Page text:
I've been looking forward to a particular auction ever since I'd heard about it, 3 months ago. The only drawback? It was held several hundreds of kilometers away in Fort Erie ...down by Buffalo NY. What else to do but turn it into a day trip.
It's amazing what can be seen when you drive on country roads rather than taking the big highway. I'm not too sure what this walkathon was in aid of: in amongst them were 2 Catholic priests fully dressed in their long black cassocks. The temperature at noon was beyond belief and I was thankful for the car's air conditioning. So to imagine someone wearing all black and walking in that heat.... Several crosses and a flower wreath were carried in front and there were two traffic wardens making sure of the walkers safety. I thought nothing of it until I passed the first warden who used what looked like a Canadian flag to cover his face.
The auction was held at Bertie Hall, right by the shore of the Niagara River; built in 1830 by a man active in the underground railroad that smuggled black runaway slaves into Canada and although thought to contain hidden passages and a tunnel running from the basement to the river bank, I never saw any of it. Almost every room was filled with auction items so we must have spent several hours just looking. It was only preview day as I had no intention of buying. I did however want to see everything before it all disappeared into private hands.
And of course since we were so close to the US border, I thought a little cross border shopping was in order. It used to be that when you crossed into Buffalo, you passed immediately into the worst neighborhood but the city is a far cry from the one it once was. I spent some time at Hobby Lobby and would have gone to more craft shops except that Luna was waiting in the car and Ken having endured looking at auction items in which he had no interest, now had to traipse after me, through aisles that he had no interest in, when all he wanted was some dinner.
So after quickly finding a restaurant, we were off again, having booked our hotel room in Niagara Falls Canada before we left that morning and we still had a ways to go.
Both border crossings were tediously slow and although I had brought a letter from my vet showing Luna to be up-to-date with all shots, no one ever questioned me about her. I should mention that she is a dog who'd been given away at 9 months of age because she was supposedly too nervous to handle new situations! The only times she stirred were to tell us she was thirsty or when we drove past a take-out window. No matter the type of fast food drive-thru, Luna immediately assumes there are Timbits (donut holes) being handed out.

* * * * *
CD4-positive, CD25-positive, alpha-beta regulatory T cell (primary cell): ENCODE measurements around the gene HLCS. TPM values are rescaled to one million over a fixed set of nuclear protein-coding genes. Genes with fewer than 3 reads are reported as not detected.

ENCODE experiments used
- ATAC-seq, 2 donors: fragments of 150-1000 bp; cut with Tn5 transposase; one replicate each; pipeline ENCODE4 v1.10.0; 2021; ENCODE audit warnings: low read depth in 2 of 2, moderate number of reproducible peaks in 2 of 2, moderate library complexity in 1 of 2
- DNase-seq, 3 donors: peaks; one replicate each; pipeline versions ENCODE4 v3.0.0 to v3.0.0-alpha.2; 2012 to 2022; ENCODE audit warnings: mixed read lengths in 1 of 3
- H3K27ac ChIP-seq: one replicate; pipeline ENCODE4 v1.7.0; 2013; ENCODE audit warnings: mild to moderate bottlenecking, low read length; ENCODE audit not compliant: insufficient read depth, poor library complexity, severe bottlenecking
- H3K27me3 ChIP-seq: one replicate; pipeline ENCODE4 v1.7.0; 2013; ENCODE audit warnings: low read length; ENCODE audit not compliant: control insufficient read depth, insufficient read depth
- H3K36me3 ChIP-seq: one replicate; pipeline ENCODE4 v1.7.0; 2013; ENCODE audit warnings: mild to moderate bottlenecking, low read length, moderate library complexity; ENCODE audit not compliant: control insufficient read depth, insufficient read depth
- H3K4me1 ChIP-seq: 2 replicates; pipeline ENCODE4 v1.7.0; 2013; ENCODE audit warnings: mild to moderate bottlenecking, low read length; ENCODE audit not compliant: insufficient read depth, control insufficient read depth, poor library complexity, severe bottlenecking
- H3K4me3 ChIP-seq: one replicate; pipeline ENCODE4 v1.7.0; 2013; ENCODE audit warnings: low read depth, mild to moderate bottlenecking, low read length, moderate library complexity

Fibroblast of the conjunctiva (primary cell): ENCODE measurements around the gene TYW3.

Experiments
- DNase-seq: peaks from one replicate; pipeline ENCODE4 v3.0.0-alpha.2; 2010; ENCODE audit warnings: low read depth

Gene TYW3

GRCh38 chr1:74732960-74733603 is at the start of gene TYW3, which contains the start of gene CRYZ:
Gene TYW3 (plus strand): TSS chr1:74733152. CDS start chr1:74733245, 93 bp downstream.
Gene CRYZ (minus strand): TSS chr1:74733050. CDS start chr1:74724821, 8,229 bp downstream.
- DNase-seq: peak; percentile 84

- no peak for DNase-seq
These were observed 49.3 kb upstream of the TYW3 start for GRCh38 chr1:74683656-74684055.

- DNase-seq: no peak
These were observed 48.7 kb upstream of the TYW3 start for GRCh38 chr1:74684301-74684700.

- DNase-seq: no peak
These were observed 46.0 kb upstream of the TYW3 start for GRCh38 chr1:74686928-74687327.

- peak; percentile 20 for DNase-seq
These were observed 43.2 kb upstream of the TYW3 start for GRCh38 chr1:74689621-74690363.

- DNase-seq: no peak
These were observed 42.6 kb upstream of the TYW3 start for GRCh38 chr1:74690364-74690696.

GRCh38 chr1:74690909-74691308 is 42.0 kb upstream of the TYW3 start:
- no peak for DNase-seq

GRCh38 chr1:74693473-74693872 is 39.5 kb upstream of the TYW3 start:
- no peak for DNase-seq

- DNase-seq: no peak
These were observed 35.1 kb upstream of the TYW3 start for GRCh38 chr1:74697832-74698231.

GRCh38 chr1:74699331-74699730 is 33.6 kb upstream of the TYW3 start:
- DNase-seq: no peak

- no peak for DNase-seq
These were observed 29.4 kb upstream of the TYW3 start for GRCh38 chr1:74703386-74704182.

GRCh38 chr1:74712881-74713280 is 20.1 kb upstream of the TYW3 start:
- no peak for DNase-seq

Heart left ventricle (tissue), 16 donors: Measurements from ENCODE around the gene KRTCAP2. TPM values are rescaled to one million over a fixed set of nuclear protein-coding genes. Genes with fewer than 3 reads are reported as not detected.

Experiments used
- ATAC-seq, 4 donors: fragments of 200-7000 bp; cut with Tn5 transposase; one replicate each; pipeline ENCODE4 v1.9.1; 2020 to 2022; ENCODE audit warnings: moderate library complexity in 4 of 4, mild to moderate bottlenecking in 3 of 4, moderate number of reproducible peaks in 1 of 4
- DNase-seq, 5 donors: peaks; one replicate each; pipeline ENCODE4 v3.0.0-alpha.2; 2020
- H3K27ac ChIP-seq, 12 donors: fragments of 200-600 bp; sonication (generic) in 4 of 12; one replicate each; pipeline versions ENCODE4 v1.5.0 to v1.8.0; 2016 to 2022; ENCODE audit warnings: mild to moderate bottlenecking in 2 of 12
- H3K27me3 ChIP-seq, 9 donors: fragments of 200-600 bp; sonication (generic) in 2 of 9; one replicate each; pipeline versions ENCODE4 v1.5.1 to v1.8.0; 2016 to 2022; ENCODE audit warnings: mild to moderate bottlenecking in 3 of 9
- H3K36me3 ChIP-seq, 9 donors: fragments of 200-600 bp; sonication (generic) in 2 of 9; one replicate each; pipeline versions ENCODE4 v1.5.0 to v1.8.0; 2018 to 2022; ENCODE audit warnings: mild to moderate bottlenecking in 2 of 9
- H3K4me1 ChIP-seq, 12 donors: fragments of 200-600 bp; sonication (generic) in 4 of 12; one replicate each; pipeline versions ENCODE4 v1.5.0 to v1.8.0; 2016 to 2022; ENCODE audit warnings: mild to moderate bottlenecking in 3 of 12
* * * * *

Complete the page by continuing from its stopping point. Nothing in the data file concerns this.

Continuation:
Poor Ken having sweated bullets when we crossed back into Canada with two bags of illegal (for Ontario) weed and feed lawn fertilizer....we are no longer allowed chemical herbicides, now had to worry about bringing Luna, safely snuggled in her carrier bag past hotel reception. Not all hotels allow pets and we just didn't ask.
Michaels at the Falls is located just past the border crossing and within walking distance of the falls. You can imagine our surprise when we opened the door to be confronted with a 'Gone With the Wind' room including a red heart shaped tub. But then afterall, Niagara Falls has long been traditionally known as the honeymoon capital.
This was the view from our balcony. Just behind the bridge connecting us with the States, you can see the first of the falls:
There's lots to do if you've bored with the falls: Ripley's Believe it or Not, Mme Tussuad wax museum, Hersey's Chocolate museum, the Falls Casino, the needle topped Skylon with it's skyhigh restaurant; crowds are everywhere!
There are actually several water falls: in this photo the one on the left is the American Falls. I heard a comment, obviously from a first timer who thought them disappointing and small and I will admit to not remembering that there's so much rubble at the bottom but theirs is the one where you can actually walk right up to the side.
The Horseshoe Falls are entirely on our side, semicircular as their name implies and at least twice as large. As I child I remember going through a tunnel that leads to a small observation area located in the midst of the falls. I also remember going for a ride on the Maid of the Mist, a boat that navigates the current below the falls. Seems really small when seen from above.
Having strolled the strip we returned to our room for a lovely soak in our Jacuzzi. Afterall what else was there to do; with no WiFi and very few TV channels, we just had to pretend to be newlyweds. ;-)
The next morning when I looked out, traffic crossing into the States was already backed up right across the bridge.
On our way home we stopped at a local antique market where I took photos of a ship that has long been a landmark seen from the highway. Although most of the wood has rotted away, the rest while being incredibly rusty still had some sails.
This last photo is of beaches along some of the as yet unspoiled portions of Lake Ontario
I'll show you the lovely old dollhouses and salesmens samples being auctioned at the Mildred Mahoney dollhouse museum next time.